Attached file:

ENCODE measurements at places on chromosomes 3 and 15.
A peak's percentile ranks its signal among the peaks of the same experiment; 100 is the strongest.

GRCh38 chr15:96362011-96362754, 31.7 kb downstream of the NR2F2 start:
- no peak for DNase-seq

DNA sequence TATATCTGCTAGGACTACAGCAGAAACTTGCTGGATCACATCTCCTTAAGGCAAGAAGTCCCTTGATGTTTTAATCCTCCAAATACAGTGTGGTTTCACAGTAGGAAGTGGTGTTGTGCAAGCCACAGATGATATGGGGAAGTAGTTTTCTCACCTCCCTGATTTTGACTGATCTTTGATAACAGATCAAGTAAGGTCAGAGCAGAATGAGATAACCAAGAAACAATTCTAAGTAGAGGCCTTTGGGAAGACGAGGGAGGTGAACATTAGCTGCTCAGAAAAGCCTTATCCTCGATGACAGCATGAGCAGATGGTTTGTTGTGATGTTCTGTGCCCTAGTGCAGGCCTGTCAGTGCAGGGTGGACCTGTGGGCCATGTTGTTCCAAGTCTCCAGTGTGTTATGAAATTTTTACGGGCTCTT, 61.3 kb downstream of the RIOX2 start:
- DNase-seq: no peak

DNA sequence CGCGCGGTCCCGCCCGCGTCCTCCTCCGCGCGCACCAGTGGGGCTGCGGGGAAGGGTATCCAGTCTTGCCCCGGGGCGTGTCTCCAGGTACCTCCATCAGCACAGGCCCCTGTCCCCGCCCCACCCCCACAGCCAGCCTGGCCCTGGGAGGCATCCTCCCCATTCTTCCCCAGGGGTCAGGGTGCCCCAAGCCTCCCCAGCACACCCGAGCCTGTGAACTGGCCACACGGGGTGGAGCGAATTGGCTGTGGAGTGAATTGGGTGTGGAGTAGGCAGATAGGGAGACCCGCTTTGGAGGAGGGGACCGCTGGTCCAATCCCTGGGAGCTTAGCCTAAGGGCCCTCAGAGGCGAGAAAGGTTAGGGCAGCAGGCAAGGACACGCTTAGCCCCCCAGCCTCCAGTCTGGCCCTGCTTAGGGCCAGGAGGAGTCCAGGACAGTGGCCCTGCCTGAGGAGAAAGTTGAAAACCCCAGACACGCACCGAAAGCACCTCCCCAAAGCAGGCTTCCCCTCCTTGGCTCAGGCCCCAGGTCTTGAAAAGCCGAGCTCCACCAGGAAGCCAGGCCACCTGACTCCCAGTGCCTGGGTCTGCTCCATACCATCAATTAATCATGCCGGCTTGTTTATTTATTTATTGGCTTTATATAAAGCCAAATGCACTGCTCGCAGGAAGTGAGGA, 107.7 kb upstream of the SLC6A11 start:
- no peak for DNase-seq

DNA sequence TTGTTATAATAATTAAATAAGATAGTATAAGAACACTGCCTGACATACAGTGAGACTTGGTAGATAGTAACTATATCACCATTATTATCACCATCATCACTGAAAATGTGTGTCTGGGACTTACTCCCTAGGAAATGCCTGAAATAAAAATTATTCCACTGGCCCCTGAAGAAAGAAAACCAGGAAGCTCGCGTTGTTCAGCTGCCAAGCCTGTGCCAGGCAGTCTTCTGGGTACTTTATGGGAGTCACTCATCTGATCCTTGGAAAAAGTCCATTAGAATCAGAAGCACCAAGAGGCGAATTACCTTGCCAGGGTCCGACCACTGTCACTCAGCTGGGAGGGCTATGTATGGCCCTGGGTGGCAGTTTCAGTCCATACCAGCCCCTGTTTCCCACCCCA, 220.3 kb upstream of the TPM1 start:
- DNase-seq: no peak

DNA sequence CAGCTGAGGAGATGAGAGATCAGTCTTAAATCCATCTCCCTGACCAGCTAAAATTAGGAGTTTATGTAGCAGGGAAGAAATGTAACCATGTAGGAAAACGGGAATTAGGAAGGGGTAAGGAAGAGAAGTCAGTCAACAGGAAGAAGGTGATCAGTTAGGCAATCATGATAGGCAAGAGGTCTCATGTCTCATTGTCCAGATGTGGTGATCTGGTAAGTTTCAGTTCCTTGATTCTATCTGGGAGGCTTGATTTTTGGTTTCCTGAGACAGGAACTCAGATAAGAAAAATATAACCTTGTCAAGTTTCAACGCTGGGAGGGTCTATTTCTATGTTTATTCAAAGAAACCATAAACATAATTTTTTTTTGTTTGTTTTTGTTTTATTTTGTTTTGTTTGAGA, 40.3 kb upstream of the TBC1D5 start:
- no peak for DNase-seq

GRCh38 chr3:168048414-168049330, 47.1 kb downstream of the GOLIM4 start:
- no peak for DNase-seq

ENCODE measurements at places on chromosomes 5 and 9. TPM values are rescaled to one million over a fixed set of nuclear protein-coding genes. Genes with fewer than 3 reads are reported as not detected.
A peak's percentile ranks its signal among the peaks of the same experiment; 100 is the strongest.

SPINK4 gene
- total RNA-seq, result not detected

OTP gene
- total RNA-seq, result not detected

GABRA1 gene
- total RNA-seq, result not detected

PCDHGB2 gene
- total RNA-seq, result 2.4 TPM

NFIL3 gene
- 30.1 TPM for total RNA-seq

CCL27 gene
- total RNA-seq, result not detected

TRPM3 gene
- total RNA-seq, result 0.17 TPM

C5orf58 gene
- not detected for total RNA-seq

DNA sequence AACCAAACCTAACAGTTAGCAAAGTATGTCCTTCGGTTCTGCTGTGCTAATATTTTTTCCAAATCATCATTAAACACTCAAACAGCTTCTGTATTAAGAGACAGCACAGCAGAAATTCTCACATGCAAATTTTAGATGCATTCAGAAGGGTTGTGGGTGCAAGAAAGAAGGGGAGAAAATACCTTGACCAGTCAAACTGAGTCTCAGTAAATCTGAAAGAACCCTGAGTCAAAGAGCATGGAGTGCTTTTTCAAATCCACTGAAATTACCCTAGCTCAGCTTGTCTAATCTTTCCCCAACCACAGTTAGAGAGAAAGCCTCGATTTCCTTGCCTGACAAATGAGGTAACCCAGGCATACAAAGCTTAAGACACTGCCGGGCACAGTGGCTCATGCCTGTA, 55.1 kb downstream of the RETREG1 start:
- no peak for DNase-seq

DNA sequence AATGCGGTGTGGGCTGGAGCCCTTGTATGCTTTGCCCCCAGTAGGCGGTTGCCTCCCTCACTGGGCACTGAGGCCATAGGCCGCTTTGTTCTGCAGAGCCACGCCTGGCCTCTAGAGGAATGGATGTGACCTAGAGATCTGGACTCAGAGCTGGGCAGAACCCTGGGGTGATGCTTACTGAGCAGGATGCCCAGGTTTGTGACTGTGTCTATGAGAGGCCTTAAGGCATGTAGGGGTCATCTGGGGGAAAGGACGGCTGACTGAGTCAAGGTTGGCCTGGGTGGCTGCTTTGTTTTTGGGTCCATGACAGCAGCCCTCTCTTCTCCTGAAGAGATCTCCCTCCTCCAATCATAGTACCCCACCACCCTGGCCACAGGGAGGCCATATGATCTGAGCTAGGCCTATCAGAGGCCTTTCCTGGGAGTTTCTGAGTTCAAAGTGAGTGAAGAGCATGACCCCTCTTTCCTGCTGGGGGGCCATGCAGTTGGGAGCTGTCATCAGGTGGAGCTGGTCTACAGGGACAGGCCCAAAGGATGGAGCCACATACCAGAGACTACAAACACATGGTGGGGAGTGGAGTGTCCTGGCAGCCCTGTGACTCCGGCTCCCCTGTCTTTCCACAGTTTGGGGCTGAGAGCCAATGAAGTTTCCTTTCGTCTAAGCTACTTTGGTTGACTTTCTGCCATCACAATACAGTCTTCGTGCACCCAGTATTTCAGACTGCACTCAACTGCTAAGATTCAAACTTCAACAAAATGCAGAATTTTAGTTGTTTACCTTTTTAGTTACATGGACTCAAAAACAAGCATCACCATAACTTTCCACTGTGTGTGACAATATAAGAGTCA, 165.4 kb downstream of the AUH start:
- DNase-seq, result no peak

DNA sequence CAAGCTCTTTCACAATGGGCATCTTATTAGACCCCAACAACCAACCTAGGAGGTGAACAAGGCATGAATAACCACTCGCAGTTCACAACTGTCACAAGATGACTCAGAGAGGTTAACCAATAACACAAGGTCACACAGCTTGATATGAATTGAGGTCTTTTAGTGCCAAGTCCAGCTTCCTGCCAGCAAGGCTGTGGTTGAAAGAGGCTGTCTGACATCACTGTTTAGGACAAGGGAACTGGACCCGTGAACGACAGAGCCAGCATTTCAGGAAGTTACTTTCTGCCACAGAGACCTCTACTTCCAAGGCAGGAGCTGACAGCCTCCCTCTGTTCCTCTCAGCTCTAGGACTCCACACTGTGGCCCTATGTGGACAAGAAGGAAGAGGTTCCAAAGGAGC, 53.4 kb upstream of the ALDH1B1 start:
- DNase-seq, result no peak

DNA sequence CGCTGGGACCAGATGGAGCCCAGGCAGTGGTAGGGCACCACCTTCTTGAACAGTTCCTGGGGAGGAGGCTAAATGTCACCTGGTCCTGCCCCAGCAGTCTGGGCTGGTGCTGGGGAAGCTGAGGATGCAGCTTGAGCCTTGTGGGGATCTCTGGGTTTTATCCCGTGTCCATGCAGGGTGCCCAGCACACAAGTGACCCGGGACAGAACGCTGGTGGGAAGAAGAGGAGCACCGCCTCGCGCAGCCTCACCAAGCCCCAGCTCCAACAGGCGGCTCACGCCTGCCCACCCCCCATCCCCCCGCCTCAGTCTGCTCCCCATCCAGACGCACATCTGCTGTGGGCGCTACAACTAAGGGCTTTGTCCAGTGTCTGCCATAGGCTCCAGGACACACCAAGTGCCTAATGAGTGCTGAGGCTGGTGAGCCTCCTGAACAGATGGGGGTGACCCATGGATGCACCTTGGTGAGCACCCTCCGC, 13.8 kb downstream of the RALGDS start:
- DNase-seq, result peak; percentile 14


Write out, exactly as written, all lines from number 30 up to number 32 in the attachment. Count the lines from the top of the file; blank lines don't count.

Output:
- total RNA-seq, result 0.17 TPM

C5orf58 gene
- not detected for total RNA-seq